When athletes consume a sufficient variety of foodstuffs to provide adequate calories, carbohydrate, protein, fat, vitamins and minerals, there appears to be no valid reason for consuming supplements if sound dietary practices are followed. Appropriate foods can be selected at grocery stores and supermarkets without restoring to purchases at drugstores or specialty shops. A possible exception is iron, which may have to be taken as a supplement by some athletes, but this supplementation should not take place unless a need for extra iron is documented by appropriate biochemical and clinical evaluation.

Proper nutrition like training, requires careful long term planning specific competitive objectives in mind. There are no shortcuts to sound nutrition and the use of suspected or advertised ergogenic aids will, in most instances, provide competitive advantage.

REFERENCES

Buskirk, E.R. Some nutritional considerations in the conditioning of athletes. Annual Review of Nutrition. 1:319 350, 1981.

Fox, E.L., R.W. Bowers and M.L. Foss. The Physiological Basis of Physical Education and Athletics. 4th Ed. Dubuque, Iowa: William C. Brown, 1988.

Lamb, D.R. Physiology of Exercise: Responses and Adaptations, 2nd Ed. New York: Collier Macmillan Publishers, 1984.

Wadler, G.I. and B. Hainline. Drugs and the Athlete. Philadelphia: F.A. Davis Co., 1989.

Wells, C.L. Women, Sport and Performance: A Physiological Perspective. Champaign, IL: Human Kinetics Publishers, Inc., 1985.

Williams, M.H. Nutrition for Fitness and Sport, 2nd Ed. Dubuque, Iowa: William C. Brown, 1988.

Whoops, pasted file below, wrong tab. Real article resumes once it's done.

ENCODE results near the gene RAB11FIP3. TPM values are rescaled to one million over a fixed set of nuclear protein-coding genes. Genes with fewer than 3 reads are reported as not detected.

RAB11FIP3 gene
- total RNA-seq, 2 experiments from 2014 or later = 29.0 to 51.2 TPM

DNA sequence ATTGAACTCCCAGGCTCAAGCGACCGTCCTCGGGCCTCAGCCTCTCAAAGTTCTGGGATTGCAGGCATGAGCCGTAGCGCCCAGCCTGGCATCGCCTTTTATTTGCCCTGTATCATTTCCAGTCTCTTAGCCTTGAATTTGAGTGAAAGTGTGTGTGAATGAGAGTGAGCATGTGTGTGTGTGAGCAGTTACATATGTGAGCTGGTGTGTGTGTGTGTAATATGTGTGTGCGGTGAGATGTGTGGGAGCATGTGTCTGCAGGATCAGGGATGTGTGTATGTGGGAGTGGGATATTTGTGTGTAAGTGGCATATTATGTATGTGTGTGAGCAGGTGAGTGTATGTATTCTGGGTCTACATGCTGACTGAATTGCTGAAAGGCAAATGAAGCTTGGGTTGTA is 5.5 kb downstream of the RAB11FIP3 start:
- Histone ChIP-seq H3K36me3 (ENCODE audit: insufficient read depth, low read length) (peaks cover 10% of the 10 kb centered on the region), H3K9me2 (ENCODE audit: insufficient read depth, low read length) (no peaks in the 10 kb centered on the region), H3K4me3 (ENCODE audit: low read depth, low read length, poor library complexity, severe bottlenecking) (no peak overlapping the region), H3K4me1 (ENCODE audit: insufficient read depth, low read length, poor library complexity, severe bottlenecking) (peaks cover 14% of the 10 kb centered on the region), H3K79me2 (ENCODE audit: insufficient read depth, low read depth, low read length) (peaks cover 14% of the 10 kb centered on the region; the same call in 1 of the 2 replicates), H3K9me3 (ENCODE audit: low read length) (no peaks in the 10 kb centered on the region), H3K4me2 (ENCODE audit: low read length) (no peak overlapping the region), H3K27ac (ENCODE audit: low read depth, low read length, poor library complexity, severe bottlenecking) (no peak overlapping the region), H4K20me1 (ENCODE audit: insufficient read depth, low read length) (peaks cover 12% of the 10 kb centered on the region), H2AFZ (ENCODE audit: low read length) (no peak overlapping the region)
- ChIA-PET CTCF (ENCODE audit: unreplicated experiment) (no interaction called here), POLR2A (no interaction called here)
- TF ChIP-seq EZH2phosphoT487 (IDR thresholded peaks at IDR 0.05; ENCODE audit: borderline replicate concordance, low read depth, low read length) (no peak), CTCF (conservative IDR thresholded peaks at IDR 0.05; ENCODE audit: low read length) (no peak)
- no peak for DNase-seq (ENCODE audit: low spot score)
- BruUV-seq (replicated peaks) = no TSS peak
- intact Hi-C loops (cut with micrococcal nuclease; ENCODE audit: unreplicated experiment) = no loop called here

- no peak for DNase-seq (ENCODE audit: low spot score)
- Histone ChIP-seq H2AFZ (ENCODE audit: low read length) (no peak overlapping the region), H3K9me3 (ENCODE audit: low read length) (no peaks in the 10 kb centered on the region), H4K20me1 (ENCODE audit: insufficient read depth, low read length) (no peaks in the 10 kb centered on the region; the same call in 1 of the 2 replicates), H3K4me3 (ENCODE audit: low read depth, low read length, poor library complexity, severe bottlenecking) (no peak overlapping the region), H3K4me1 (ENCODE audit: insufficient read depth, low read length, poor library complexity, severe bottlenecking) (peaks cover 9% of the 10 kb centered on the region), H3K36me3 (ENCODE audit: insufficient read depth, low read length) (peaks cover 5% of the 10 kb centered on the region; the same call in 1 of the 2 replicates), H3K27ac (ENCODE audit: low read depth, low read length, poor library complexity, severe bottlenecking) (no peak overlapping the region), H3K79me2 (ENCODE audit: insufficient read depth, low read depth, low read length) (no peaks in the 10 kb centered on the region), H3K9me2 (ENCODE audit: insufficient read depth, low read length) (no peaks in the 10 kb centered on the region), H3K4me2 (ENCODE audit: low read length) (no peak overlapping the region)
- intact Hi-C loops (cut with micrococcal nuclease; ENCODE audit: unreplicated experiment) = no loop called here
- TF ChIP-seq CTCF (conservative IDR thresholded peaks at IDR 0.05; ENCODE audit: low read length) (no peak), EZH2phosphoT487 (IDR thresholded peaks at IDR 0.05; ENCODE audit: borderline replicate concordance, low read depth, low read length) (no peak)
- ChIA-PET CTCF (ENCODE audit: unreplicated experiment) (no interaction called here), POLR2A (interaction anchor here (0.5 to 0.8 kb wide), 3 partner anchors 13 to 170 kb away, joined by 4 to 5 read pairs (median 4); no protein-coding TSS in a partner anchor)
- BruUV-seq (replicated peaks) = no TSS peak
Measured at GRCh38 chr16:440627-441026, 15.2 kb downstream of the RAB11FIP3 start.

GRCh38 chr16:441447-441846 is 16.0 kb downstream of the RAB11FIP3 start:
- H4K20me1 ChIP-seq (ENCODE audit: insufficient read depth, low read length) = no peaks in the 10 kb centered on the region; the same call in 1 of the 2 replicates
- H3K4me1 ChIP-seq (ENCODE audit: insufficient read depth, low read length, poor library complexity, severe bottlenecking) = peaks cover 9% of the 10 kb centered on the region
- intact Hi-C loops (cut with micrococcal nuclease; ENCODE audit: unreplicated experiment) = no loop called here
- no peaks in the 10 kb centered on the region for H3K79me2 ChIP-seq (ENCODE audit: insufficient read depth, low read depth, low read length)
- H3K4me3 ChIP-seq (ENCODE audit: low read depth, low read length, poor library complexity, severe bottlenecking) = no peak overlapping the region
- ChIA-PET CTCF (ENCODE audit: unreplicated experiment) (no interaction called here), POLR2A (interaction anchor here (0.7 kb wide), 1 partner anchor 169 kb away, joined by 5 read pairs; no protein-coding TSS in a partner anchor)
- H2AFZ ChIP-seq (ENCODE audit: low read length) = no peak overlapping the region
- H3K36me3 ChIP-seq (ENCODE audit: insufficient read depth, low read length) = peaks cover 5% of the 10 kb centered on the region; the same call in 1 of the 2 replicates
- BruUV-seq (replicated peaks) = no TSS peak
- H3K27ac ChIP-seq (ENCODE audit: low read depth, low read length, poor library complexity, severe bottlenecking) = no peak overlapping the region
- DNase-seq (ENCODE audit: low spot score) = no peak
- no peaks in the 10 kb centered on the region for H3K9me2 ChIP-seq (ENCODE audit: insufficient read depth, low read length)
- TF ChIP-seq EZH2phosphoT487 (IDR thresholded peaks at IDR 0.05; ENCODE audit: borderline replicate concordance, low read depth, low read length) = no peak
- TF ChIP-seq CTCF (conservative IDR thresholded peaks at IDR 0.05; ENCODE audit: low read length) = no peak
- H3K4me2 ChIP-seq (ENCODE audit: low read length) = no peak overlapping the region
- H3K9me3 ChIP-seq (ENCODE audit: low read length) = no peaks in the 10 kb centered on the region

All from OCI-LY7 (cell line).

AMENDMENTS OR MODIFICATONS TO THE PROGRAM

The UNLV Department of Intercollegiate Athletics Drug Education, Testing Program may be modified or amended, with the approval of the President of the University of Nevada, Las Vegas, prior to the beginning of each succeeding academic year. Such amendments or modifications shall apply to, and be effective for, all student-athletes in the UNLV intercollegiate athletic programs upon notice and acknowledgment by such student-athletes of the UNLV Department of Intercollegiate Athletics Drug Education, Testing and Treatment Program as so amended or modified.

PARTICIPATION BY NON-ATHLETES

Non-athletes who may wish to participate in a program similar to that described herein may do so by contacting the Program Director for referral for substance abuse treatment or educational programs. Those non-athletes wishing to participate in the drug testing phase of this program should also contact the Drug Program Coordinator. (The cost of drug testing shall be borne by the individual or the individual's sponsoring department requesting such testing.)

At the beginning of each academic year and before the student-athlete is allowed to train or compete, he/she will be expected to sign the Consent to Testing and Authorization for Release of Information Form.

UNIVERSITY OF NEVADA, LAS VEGAS
INTERCOLLEGIATE ATHLETIC DEPARTMENT
NUTRITIONAL / DIETARY SUPPLEMENT POLICY

SUPPLEMENT POLICY

Adopted July 1, 2005

In accordance with the ADVISORY from the NCAA and with the current UNLV Department of Intercollegiate Athletic Department policy on Ergogenic AID and Dietary Supplements, the UNLV Department of Intercollegiate Athletics does not provide, endorse or approve nutritional or dietary supplements for use by student-athletes.

Accordingly, "many nutritional/dietary supplements contain NCAA banned substances. In addition, the U.S. Food and Drug Administration (FDA) does not strictly regulate the supplement industry; therefore purity and safety of nutritional/dietary supplements cannot be guaranteed. Impure supplements may lead to a positive NCAA drug test. The use of supplements is at the student-athlete's own risk." (ADVISORY on Nutritional/Dietary Supplements, March 8, 2005)

Therefore, the student-athletes assume all responsibility for the use of nutritional or dietary supplements. IGNORANCE TO THIS RULE IS NO EXCUSE FOR A POSITIVE DRUG TEST. The NCAA subscribes to the Resource Exchange Center, REC, to provide confidential resource for student-athletes and athletics staff who have questions about nutritional/dietary supplements. The REC may be contacted at www.drugfreesport.com/rec or toll free at 877-202-0769. The password for internet access is ncaa1.

Should you have any questions or need additional information, student-athletes should contact their athletic trainer or team physician.